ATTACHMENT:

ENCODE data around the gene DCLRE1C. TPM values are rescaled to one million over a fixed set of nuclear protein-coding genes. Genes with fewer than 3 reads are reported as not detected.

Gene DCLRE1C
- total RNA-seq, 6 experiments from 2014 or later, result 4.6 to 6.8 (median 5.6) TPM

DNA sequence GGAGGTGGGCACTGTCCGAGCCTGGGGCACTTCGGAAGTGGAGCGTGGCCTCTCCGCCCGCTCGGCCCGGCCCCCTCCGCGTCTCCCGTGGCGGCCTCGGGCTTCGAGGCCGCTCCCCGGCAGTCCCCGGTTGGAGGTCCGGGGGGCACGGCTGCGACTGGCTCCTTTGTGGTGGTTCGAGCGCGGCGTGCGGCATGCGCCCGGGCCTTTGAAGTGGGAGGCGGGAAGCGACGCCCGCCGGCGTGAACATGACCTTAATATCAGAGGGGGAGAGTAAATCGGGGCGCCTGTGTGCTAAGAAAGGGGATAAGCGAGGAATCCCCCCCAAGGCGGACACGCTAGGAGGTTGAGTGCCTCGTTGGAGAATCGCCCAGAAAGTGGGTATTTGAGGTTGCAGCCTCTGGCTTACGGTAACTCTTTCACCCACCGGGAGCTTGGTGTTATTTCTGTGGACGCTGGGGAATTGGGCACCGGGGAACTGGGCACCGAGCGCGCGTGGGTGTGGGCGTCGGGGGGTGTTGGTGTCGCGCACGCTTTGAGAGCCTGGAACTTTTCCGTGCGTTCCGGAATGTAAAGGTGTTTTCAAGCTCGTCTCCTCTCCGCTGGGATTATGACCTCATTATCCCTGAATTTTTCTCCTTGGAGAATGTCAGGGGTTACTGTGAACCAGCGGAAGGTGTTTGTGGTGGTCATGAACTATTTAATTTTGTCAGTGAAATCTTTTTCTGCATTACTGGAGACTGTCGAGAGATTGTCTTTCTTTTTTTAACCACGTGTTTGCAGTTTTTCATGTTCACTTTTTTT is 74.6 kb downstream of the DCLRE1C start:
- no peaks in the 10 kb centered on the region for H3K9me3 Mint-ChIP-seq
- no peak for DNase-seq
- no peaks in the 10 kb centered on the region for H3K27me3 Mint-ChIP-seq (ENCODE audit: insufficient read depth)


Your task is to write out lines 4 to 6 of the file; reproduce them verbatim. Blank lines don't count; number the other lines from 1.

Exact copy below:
DNA sequence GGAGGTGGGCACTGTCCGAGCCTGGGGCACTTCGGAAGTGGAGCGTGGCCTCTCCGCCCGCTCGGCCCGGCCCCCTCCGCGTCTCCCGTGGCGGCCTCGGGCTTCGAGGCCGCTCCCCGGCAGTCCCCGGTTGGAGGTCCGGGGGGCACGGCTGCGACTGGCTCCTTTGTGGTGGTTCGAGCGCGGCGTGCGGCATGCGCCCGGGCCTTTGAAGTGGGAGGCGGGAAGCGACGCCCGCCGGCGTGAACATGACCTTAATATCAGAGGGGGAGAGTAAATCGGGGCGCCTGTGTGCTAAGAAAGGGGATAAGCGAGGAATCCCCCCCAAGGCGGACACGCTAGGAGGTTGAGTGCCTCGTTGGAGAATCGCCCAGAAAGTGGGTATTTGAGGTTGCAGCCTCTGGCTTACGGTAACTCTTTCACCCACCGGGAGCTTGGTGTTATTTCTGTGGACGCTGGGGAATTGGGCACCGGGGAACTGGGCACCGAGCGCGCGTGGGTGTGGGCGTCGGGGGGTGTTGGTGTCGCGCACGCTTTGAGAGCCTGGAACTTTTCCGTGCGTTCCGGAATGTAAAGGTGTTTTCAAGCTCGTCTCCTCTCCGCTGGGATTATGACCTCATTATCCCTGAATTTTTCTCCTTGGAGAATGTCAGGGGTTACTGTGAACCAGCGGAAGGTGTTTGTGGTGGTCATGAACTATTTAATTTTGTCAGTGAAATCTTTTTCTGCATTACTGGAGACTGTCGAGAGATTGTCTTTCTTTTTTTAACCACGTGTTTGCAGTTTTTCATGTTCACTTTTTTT is 74.6 kb downstream of the DCLRE1C start:
- no peaks in the 10 kb centered on the region for H3K9me3 Mint-ChIP-seq
- no peak for DNase-seq